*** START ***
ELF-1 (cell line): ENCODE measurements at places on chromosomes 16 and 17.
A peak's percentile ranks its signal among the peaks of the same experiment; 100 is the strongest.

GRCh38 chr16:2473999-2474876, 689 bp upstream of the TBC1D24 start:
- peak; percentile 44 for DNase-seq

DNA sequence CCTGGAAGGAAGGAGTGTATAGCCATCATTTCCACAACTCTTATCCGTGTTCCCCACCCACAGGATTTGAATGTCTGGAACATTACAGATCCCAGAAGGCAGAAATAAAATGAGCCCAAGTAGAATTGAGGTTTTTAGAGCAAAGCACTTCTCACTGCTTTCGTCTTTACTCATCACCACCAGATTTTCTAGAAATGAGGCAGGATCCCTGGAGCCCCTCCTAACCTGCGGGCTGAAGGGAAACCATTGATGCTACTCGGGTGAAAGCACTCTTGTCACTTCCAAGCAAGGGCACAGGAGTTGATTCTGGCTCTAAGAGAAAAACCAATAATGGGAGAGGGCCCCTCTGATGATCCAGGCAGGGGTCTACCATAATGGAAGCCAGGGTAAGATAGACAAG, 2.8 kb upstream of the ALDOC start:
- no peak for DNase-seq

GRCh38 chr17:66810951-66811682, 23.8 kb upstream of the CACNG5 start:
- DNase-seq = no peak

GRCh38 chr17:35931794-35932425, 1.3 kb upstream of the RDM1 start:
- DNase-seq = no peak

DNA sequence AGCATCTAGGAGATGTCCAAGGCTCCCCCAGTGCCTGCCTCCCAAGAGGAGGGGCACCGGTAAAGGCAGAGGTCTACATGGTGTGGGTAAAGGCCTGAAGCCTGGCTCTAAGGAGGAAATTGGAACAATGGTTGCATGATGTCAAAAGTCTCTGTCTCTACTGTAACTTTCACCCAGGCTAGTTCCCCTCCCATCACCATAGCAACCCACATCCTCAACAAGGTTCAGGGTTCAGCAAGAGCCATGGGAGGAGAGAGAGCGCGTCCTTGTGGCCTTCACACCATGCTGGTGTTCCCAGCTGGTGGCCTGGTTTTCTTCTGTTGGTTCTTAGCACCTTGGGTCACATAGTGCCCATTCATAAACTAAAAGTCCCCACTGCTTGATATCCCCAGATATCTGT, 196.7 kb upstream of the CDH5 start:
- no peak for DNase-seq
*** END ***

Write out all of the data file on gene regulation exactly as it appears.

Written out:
ELF-1 (cell line): ENCODE measurements at places on chromosomes 16 and 17.
A peak's percentile ranks its signal among the peaks of the same experiment; 100 is the strongest.

GRCh38 chr16:2473999-2474876, 689 bp upstream of the TBC1D24 start:
- peak; percentile 44 for DNase-seq

DNA sequence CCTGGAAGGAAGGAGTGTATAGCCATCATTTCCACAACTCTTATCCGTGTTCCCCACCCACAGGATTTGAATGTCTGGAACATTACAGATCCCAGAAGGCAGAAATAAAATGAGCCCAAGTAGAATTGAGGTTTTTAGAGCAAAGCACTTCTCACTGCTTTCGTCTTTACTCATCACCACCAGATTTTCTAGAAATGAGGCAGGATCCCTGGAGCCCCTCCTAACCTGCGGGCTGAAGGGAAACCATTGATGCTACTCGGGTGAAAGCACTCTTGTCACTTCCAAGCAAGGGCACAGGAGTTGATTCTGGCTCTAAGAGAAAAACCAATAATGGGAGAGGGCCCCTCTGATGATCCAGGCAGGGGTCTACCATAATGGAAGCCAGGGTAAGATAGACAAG, 2.8 kb upstream of the ALDOC start:
- no peak for DNase-seq

GRCh38 chr17:66810951-66811682, 23.8 kb upstream of the CACNG5 start:
- DNase-seq = no peak

GRCh38 chr17:35931794-35932425, 1.3 kb upstream of the RDM1 start:
- DNase-seq = no peak

DNA sequence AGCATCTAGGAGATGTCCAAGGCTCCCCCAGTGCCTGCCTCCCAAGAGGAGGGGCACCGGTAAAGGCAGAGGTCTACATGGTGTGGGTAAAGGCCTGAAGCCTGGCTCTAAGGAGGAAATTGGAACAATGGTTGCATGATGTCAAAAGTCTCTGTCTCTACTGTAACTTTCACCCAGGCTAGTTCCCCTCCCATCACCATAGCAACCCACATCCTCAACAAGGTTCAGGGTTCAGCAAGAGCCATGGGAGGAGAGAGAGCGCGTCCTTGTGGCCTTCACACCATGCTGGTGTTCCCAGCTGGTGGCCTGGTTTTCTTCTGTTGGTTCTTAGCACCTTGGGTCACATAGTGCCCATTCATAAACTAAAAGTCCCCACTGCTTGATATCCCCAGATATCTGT, 196.7 kb upstream of the CDH5 start:
- no peak for DNase-seq